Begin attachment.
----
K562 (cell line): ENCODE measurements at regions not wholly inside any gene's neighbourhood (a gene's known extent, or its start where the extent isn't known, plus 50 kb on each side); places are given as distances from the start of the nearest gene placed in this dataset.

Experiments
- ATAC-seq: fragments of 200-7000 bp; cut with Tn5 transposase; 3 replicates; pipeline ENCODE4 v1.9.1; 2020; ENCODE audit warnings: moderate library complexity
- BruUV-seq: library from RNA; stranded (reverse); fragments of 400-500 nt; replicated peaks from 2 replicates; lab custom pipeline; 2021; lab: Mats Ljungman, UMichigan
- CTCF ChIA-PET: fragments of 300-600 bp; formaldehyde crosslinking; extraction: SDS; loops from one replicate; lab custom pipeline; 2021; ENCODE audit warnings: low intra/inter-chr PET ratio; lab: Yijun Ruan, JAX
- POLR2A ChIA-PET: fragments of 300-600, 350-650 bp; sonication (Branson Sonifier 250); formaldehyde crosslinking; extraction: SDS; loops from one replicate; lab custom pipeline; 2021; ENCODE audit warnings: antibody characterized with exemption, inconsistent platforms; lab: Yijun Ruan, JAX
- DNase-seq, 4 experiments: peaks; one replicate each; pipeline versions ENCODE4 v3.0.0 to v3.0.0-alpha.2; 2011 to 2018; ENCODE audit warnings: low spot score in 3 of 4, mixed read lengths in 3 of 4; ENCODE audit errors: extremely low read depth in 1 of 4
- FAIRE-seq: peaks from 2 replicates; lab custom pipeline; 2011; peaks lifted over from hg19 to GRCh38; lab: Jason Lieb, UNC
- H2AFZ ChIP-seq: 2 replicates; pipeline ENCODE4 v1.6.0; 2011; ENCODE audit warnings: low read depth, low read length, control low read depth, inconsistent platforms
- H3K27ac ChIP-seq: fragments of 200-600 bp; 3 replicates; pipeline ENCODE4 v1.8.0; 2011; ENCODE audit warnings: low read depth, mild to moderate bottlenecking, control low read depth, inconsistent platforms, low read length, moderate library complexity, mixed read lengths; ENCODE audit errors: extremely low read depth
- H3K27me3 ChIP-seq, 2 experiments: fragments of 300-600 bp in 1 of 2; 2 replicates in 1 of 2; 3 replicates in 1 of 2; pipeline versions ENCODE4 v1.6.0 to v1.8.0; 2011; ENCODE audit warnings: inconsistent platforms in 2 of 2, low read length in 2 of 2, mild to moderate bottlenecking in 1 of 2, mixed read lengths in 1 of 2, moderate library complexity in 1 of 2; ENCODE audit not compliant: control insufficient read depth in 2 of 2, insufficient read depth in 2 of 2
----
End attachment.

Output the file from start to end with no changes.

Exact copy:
K562 (cell line): ENCODE measurements at regions not wholly inside any gene's neighbourhood (a gene's known extent, or its start where the extent isn't known, plus 50 kb on each side); places are given as distances from the start of the nearest gene placed in this dataset.

Experiments
- ATAC-seq: fragments of 200-7000 bp; cut with Tn5 transposase; 3 replicates; pipeline ENCODE4 v1.9.1; 2020; ENCODE audit warnings: moderate library complexity
- BruUV-seq: library from RNA; stranded (reverse); fragments of 400-500 nt; replicated peaks from 2 replicates; lab custom pipeline; 2021; lab: Mats Ljungman, UMichigan
- CTCF ChIA-PET: fragments of 300-600 bp; formaldehyde crosslinking; extraction: SDS; loops from one replicate; lab custom pipeline; 2021; ENCODE audit warnings: low intra/inter-chr PET ratio; lab: Yijun Ruan, JAX
- POLR2A ChIA-PET: fragments of 300-600, 350-650 bp; sonication (Branson Sonifier 250); formaldehyde crosslinking; extraction: SDS; loops from one replicate; lab custom pipeline; 2021; ENCODE audit warnings: antibody characterized with exemption, inconsistent platforms; lab: Yijun Ruan, JAX
- DNase-seq, 4 experiments: peaks; one replicate each; pipeline versions ENCODE4 v3.0.0 to v3.0.0-alpha.2; 2011 to 2018; ENCODE audit warnings: low spot score in 3 of 4, mixed read lengths in 3 of 4; ENCODE audit errors: extremely low read depth in 1 of 4
- FAIRE-seq: peaks from 2 replicates; lab custom pipeline; 2011; peaks lifted over from hg19 to GRCh38; lab: Jason Lieb, UNC
- H2AFZ ChIP-seq: 2 replicates; pipeline ENCODE4 v1.6.0; 2011; ENCODE audit warnings: low read depth, low read length, control low read depth, inconsistent platforms
- H3K27ac ChIP-seq: fragments of 200-600 bp; 3 replicates; pipeline ENCODE4 v1.8.0; 2011; ENCODE audit warnings: low read depth, mild to moderate bottlenecking, control low read depth, inconsistent platforms, low read length, moderate library complexity, mixed read lengths; ENCODE audit errors: extremely low read depth
- H3K27me3 ChIP-seq, 2 experiments: fragments of 300-600 bp in 1 of 2; 2 replicates in 1 of 2; 3 replicates in 1 of 2; pipeline versions ENCODE4 v1.6.0 to v1.8.0; 2011; ENCODE audit warnings: inconsistent platforms in 2 of 2, low read length in 2 of 2, mild to moderate bottlenecking in 1 of 2, mixed read lengths in 1 of 2, moderate library complexity in 1 of 2; ENCODE audit not compliant: control insufficient read depth in 2 of 2, insufficient read depth in 2 of 2